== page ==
Calluses and Corns
About Calluses and Corns
What is it?
What causes it?
- A thick, rough area of skin
- A hardened, raised bump
- Tenderness or pain under your skin
- Flaky, dry, or waxy skin
- Corns are smaller than calluses and have a hard center surrounded by inflamed skin. Corns tend to develop on parts of your feet that don’t bear weight, such as the tops and sides of your toes and even between your toes. They can also be found in weight-bearing areas. Corns can be painful when pressed.
- Calluses are rarely painful. They usually develop on the soles of your feet, especially under the heels or balls, on your palms, or on your knees. Calluses vary in size and shape and are often larger than corns.
- Wearing ill-fitting shoes. Tight shoes and high heels can compress areas of your feet. When footwear is too loose, your foot may repeatedly slide and rub against the shoe. Your foot may also rub against a seam or stitch inside the shoe.
- Skipping socks. Wearing shoes and sandals without socks can cause friction on your feet. Socks that don’t fit properly also can be a problem.
- Playing instruments or using hand tools. Calluses on your hands may result from the repeated pressure of playing instruments, using hand tools, or even writing.
- Trimming away excess skin. Your doctor can pare down thickened skin or trim a large corn with a scalpel, usually during an office visit. Don’t try this yourself because it could lead to an infection.
- Callus-removing medication. Your doctor may also apply a patch containing 40 percent salicylic acid (Clear Away, MediPlast, others). Such patches are available without a prescription. Your doctor will let you know how often you need to replace this patch. He or she may recommend that you use a pumice stone, nail file or emery board to smooth away dead skin before applying a new patch. You can also get a prescription for salicylic acid in gel form to apply on larger areas.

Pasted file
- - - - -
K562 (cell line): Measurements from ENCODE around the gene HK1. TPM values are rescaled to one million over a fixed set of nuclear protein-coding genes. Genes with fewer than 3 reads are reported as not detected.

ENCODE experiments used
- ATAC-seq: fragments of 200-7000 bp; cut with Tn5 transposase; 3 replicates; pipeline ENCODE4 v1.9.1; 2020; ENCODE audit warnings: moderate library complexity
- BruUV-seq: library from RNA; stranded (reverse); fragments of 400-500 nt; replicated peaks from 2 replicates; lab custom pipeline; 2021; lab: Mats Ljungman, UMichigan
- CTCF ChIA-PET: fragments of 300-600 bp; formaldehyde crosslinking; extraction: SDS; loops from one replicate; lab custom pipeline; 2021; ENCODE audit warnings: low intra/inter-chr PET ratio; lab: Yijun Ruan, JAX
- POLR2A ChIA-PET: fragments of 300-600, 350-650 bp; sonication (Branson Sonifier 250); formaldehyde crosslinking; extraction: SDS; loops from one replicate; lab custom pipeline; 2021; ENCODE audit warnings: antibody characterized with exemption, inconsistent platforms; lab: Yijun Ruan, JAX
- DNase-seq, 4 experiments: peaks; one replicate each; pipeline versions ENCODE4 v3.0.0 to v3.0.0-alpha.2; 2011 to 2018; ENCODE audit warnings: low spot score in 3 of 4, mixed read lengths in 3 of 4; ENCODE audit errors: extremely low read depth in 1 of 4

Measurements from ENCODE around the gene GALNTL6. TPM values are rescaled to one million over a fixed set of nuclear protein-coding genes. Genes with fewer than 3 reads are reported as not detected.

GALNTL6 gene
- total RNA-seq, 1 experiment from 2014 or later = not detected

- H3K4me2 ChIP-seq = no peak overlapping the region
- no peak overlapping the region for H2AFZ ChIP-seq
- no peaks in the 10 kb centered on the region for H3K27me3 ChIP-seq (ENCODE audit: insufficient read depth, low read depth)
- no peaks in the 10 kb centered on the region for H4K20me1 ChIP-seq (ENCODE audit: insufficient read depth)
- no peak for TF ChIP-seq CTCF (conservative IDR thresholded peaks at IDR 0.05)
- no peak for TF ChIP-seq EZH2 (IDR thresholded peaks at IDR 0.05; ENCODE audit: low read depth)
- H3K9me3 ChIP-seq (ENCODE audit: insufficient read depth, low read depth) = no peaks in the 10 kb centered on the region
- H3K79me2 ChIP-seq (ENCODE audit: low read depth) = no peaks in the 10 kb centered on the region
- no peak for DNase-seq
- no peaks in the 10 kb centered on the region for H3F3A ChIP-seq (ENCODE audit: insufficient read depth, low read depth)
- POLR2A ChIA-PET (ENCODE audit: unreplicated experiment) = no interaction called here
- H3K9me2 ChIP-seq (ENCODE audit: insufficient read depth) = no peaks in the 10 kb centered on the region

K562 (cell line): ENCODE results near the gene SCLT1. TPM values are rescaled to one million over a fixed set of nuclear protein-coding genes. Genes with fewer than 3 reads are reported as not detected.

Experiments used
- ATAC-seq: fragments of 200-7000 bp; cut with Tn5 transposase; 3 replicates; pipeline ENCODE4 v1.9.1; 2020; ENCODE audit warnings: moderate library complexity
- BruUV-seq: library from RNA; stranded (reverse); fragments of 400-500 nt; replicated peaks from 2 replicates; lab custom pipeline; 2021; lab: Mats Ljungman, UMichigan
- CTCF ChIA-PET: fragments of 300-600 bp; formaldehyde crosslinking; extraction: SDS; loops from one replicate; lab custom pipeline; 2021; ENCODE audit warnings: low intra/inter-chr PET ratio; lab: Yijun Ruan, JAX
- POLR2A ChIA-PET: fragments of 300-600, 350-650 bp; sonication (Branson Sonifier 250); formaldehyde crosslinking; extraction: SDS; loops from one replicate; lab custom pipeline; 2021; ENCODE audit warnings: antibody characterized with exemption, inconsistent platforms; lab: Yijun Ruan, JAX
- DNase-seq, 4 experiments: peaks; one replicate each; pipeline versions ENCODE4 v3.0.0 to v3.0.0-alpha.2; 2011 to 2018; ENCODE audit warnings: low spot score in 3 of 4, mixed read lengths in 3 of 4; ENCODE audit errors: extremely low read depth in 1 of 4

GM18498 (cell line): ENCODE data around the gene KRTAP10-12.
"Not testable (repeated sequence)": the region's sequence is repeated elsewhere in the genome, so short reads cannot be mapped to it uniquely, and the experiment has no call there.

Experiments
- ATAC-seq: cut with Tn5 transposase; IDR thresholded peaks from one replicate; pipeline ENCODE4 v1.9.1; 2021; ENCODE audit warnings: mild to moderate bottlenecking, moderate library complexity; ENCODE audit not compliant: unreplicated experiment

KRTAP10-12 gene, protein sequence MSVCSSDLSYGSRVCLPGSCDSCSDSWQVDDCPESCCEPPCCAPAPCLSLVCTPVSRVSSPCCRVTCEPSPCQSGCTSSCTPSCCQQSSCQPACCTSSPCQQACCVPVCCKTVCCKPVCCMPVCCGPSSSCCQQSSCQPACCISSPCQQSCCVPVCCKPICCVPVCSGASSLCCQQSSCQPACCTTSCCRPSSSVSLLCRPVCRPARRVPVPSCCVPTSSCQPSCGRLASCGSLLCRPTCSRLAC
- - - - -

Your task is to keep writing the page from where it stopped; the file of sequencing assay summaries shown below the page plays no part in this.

- Shoe inserts. If you have an underlying foot deformity, your doctor may prescribe custom-made padded shoe inserts (orthotics) to prevent recurring corns or calluses.
- Surgery. In rare instances, your doctor may recommend surgery to correct the alignment of a bone causing friction.
Our approach & expertise
Our practice has skilled dermatologic experts who have the experience and knowledge to provide effective solutions for your particular needs and goals. Our focus on you as a person is what makes us different from others, and we’ll be with you each step of the way with empathy, advice, and support. Healthy skin is our passion. Contact us today if you have calluses or corns so that we can help you deal with this often embarrassing condition.